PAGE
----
We Are Chicago Lawyers That Understand Real Estate Law
The legal definition of real property is land and anything growing on it or affixed to it or built upon it. That is, man made buildings are real property as are crops. Real property can be characterized as property that is stationary or it doesn’t move. It can also be classified as real property if it is attached to the land. Real estate is the same as real property and both terms can be used in the same sense. Real estate or real property also includes anything that might be under the property. This might include oil or gases or even minerals that can be found under ground.
Real property, as well as personal property, can be transferred. All sales involving real estate or real property need to be in writing. That way there is a record of the transfer. Real property cannot be moved, so there is a symbolic transfer that needs to occur before the transfer is recognized. In most situations, this is done by a deed transfer.
Private property is property that is commonly owned by an individual or in some cases a group of people. Public property is real property that is owned by a city, county, state or federal government. There are different laws governing private property and public property.
If you have any questions or concerns with property conflicts, you might want to hire an attorney. We are Logan Law, LLC and we understand real estate law and stand prepared to represent you. We pride ourselves in providing Chicago residents with expertise and sophistication without the hassle some other firms have.
New Procedures Announced in Daley Center Eviction Cases with Jury Demand
Effective April, 2015, the Presiding Judge of the First Municipal District of the Circuit Court of Cook County, Illinois announced a new procedure for eviction cases where the defendant files a demand for a jury trial.
Eviction cases which are assigned to the Daley Center are initially assigned at random to one of five courtrooms which hear only non-jury cases. Under the new procedure, when a defendant files a demand for trial by jury, the case is then transferred to room 1301 on a Tuesday, Wednesday or Thursday within ten (10) days after the transfer order is entered. On the appointed day, the case is then assigned to a jury trial judge and courtroom.
All further matters in the case, including motions for discovery and for use and occupancy, are then heard by the assigned jury trial judge.
This replaces the current procedure under which jury cases were re-assigned to a single courtroom (Courtroom 1501) and all motions or other proceedings before trial were handled in Courtroom 1501. Under current practice, the case was only transferred to a jury trial judge on the date of trial
Feel free to contact an experienced Illinois landlord eviction law attorney at Logan Law, LLC if you have questions about the new procedure or any other area of the laws governing landlords and tenants
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2015 Changes to the Illinois Condominium Property Act Improve the Rights of Illinois Condominium Associations to Lease Units Obtained in Eviction Proceedings
Several legislative changes have been made in the Illinois Condominium Property Act, effective with the beginning of 2015.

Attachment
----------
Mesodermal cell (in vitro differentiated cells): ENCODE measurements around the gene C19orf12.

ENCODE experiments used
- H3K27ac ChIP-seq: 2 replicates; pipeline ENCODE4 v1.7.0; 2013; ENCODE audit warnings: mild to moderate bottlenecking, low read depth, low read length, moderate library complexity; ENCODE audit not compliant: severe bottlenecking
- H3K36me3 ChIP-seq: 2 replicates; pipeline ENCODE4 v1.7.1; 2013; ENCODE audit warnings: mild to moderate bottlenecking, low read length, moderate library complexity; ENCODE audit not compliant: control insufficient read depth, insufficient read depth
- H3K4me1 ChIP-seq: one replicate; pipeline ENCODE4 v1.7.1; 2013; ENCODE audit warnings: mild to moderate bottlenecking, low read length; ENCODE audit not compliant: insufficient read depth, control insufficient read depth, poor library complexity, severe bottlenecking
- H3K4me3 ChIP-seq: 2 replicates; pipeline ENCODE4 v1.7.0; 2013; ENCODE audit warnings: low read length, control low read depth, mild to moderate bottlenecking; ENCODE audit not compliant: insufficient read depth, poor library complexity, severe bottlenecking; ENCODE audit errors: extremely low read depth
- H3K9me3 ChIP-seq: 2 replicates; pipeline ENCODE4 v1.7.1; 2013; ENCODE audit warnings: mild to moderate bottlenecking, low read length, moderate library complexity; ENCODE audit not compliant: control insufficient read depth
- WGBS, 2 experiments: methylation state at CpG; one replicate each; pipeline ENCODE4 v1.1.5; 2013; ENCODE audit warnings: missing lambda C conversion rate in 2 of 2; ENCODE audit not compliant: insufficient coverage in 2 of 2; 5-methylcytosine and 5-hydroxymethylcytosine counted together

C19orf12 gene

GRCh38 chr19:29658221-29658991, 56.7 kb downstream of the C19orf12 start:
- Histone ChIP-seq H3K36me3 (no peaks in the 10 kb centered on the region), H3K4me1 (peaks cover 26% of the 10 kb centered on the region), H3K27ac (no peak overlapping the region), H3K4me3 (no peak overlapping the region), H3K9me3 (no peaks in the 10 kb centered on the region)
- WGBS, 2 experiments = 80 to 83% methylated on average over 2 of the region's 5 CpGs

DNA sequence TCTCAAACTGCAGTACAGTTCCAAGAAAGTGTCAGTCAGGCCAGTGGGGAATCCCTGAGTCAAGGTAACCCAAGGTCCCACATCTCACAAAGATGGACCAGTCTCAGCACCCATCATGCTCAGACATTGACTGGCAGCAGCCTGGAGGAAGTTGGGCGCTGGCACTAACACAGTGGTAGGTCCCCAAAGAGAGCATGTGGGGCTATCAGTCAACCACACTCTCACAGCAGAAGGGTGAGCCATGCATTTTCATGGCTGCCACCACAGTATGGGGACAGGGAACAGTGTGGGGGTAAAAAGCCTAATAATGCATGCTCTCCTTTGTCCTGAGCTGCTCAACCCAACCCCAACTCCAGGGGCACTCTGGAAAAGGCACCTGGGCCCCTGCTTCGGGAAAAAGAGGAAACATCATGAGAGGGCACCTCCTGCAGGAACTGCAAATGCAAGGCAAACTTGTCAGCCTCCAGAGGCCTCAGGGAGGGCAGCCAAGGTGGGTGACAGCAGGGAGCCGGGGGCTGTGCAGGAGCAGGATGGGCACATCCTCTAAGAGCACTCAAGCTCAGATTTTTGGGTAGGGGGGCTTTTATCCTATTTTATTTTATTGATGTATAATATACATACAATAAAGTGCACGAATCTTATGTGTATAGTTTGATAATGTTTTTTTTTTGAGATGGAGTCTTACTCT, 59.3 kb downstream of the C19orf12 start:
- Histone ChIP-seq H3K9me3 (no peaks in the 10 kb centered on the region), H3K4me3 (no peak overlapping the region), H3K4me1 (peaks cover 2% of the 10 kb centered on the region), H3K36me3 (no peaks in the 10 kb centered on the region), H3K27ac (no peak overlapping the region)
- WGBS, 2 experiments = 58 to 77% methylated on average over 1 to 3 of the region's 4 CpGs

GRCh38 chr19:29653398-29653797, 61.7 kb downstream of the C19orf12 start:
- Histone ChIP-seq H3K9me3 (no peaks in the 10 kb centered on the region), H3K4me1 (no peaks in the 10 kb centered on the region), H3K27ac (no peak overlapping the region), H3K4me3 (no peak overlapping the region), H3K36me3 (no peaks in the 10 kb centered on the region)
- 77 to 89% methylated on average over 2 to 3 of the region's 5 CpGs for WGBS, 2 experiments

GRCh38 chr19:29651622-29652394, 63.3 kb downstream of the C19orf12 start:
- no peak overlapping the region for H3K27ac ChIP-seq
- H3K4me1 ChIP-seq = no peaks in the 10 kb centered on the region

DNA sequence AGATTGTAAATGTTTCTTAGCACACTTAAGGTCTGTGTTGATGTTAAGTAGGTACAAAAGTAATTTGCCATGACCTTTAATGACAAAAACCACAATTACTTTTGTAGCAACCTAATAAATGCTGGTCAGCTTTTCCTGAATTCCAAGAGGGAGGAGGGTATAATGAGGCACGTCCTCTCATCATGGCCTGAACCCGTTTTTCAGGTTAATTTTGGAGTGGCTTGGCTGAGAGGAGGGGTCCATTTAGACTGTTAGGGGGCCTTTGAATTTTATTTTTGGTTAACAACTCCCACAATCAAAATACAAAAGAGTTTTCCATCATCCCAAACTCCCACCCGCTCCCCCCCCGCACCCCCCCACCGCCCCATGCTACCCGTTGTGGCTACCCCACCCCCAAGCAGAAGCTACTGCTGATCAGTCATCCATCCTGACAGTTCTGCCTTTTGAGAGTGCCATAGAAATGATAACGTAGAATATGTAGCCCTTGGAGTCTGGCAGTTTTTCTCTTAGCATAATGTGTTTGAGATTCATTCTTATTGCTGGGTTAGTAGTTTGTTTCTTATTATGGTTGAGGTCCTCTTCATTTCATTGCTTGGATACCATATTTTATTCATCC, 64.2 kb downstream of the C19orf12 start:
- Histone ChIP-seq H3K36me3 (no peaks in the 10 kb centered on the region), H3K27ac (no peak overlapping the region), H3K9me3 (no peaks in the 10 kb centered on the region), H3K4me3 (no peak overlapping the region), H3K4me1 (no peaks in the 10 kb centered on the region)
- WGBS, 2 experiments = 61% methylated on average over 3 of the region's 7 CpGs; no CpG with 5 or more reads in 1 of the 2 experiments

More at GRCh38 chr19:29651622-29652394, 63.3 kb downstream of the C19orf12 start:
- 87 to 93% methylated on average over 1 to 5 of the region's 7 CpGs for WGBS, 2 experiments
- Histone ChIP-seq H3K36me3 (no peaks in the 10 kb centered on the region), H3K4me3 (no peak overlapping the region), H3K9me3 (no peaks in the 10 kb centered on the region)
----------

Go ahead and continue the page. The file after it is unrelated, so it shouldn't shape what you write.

In one important change, an Illinois condominium association’s rights with respect to a unit obtained in an eviction proceeding have been both improved as well as clarified. Under the new rules, an association which obtains possession of a unit in an assessment eviction proceeding has eight months after the month in which the end of the stay of enforcement of the eviction order occurs to lease the unit. The lease of the unit may be as long as 13 months. If the association fails to enter into a lease commencing within the eight month period or if the rents received within the lease period are not sufficient to make the association whole, the association must obtain approval from the eviction court to enter into a new lease or extend an old lease.
The association may, with interim court approvals as noted above, continue to lease the unit until it has collected 100% of past due assessments, statutory interest (at 9% per annum) under the unpaid judgment amount, attorney’s fees and court costs incurred in the eviction action, reasonable expenses necessary to make the unit rentable and finally all new assessments and other proper charges which accrue during the period after the eviction judgment was obtained. The eviction court retains jurisdiction to determine the reasonableness of expenses of re-renting the unit.
If you have any questions about condominium association assessment collection or other aspects of Illinois condominium law, Logan Law, LLC can give you the answer. Feel free to contact Logan Law, LLC at any time.
Selling Chicagoland Real Estate – The Attorney Review Paragraph
Commonly available printed form contracts for the purchase and sale of real estate in the Chicago Metropolitan area contain a paragraph which is very useful for both buyers and sellers. The paragraph is commonly referred to as “Attorney Review” or “Attorney Modification”. Under the terms of the paragraph, attorneys for both buyer and seller have a set period of time after the contract is signed by both buyer and seller and initial earnest money is deposited to review the contract and propose changes. The period is usually five to ten business days. This allows the buyer and seller to agree on the basic terms of the deal, such as purchase price, closing date and mortgage contingency, before going to the expense of employing an attorney.